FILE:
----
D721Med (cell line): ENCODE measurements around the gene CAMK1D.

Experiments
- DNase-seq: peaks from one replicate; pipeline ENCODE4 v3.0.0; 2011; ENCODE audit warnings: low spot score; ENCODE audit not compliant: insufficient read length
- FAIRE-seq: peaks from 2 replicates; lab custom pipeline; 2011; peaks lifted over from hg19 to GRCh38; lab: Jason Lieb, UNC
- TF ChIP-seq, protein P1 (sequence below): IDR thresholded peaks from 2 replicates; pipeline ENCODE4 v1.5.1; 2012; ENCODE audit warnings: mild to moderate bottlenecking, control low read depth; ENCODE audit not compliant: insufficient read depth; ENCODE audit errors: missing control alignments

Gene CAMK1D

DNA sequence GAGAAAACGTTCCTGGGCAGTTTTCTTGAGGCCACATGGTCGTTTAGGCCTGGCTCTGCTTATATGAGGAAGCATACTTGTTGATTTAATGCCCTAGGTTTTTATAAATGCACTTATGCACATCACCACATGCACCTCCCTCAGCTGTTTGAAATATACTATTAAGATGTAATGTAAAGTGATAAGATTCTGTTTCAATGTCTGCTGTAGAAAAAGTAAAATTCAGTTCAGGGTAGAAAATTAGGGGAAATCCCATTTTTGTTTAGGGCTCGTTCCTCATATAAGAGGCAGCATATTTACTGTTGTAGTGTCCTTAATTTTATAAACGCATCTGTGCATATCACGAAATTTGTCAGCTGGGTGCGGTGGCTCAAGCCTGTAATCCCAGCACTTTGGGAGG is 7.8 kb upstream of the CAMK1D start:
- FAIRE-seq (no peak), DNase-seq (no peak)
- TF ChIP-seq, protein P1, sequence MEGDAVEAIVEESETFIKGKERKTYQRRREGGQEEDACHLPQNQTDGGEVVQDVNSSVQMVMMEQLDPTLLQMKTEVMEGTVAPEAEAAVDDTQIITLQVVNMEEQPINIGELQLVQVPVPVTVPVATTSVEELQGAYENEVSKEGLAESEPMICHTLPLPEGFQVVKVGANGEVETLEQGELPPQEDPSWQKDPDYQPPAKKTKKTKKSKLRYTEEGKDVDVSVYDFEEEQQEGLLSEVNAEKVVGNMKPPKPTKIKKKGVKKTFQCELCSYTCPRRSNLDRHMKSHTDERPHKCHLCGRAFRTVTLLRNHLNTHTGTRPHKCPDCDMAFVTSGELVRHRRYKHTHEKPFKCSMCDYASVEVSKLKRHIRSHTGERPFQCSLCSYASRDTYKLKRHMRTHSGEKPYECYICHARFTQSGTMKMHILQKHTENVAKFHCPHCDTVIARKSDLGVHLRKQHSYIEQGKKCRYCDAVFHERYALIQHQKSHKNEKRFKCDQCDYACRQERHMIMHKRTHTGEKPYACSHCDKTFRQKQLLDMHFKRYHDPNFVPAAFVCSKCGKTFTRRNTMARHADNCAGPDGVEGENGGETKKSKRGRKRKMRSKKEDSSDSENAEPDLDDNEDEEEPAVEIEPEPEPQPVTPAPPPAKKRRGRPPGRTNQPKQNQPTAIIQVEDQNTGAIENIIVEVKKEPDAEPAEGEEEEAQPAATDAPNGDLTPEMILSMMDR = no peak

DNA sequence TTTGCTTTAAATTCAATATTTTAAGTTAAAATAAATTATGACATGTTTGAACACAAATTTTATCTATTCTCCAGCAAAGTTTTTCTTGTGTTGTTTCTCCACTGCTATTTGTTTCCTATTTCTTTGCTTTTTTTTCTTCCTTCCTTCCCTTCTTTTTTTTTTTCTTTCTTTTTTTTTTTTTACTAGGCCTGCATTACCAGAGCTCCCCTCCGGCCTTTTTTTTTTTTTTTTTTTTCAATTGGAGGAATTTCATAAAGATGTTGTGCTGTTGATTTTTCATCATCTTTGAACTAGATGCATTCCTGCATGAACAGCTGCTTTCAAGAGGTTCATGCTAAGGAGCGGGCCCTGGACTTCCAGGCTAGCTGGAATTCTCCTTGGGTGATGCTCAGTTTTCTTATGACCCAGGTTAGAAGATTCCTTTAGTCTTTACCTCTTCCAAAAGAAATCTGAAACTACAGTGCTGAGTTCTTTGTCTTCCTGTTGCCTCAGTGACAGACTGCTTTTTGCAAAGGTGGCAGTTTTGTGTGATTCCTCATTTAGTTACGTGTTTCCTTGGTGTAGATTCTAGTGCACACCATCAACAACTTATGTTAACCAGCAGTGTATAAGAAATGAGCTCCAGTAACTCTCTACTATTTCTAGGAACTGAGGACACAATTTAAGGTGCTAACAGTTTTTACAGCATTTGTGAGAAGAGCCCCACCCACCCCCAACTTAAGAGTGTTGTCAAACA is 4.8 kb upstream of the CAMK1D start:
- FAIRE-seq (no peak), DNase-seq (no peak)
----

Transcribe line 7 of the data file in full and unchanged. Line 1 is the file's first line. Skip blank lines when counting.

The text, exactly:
DNA sequence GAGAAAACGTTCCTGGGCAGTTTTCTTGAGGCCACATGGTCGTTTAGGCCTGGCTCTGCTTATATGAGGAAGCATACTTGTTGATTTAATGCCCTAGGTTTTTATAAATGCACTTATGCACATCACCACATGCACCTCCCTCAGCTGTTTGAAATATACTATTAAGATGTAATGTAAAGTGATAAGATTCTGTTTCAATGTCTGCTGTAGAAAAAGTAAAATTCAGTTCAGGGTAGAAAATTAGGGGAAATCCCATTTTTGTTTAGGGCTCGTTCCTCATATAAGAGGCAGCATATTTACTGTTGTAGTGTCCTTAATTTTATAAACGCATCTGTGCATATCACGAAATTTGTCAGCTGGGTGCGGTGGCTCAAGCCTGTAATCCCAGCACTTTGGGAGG is 7.8 kb upstream of the CAMK1D start: